At first pass, “Automated Man” sounds like psychedelia. Maybe it’s the weird wrench sound effects or the eerie high backing vocals, or the dude clearly just shaking a bucket of nuts and bolts into the microphone.
But as you settle into it on later listens, there’s an R&B groove that emerges too. This is a tight rhythm section, buried deep in the pocket while a rhythm guitar boogies around the beat. It’s so good that it’s easy to ignore the lyrics for a good long while, which is fine; the “automated man” is just a dude who’s too uptight, and the singer is angling to get the object of his affection away from his carbon-copy world and onto his bike, where there’s room for two.
Artie Wayne is a classic old-school music industry gadabout; he’s written hit songs (“Little Christmas Tree” for Michael Jackson), discovered Sissy Spacek as a singer for his record label, and helped pitch Jesus Christ Superstar to an underground audience as it released in the US, helping cement its popularity. No less a songwriting superstar than Diane Warren attended his Artie Wayne Songwriter Motivational Course in 1983!
Like a commenter on YouTube, you may notice a passing resemblance between the verses on “Automated Man” and the Hollies’ “Bus Stop.” You’re not wrong, but does it matter? Just fall into the groove. Let it bop you away.
Never heard THAT before! Veddddy interesting! Also didn't know Artie Wayne had been a recording artist! He popped up recently in one of my recent "Inside Tracks," where we took a look at Ned Doheny's 1974 song, "Get it Up For Love," not recorded by Ned until on his "Hard Candy" album on Columbia, two years later!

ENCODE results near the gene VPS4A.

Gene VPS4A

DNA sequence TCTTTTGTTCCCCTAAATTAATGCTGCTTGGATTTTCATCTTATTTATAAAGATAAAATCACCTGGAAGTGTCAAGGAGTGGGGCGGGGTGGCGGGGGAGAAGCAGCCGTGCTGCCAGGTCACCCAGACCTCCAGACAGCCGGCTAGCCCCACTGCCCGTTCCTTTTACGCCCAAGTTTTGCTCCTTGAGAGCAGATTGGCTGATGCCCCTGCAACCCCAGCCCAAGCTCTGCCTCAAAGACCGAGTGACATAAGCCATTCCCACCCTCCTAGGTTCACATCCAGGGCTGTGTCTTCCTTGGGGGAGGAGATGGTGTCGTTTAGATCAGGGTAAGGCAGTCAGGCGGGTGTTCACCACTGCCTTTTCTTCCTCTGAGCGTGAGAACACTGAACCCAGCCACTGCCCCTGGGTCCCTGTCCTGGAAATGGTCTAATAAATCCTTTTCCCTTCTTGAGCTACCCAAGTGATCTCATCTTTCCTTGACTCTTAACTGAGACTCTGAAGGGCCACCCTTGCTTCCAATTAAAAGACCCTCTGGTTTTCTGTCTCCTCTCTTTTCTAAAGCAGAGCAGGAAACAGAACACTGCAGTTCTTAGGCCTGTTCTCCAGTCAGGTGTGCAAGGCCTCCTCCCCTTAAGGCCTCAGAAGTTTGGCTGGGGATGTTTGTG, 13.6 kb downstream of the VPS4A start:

I'd leave a link to the article, but that'd be bad form on your post! I'm taking up too much room, already, with this!
In fact, Ned was the 7th artist to record his own song (we're getting to Artie...there IS a point to all this, despite how it looks!)---THAT doesn't happen very often! Anyway, as you know (and your readers may not), Front Row & Backstage contributor, Stephen Michael Schwartz, was the first to record the song, on his '74 debut solo LP, followed by Johnny Rivers and David Cassidy (and a couple others).
Stephen recalls it was Artie Wayne, who had just landed, apparently, at Warner Music Publishing in '74, who was assigned Ned's catalog of songs to push for recording. Warners had just acquired Benchmark Music from David Geffen, on whose Asylum Records Ned had recorded in '72.
Anyway, Artie offered "Get it Up For Love" to Stephen, giving him sheet music and an acetate of a demo recording/guide vocal (again, as no one had yet recorded the song). So, seems like your "classic old-school music industry gadabout" to describe Artie is right on target! And, that's why we Go-Go, to fill in musical gaps no one knew were there! Very cool, Matt.....thanks, and thanks, too, for your hospitality in housing all my words of minutiae here!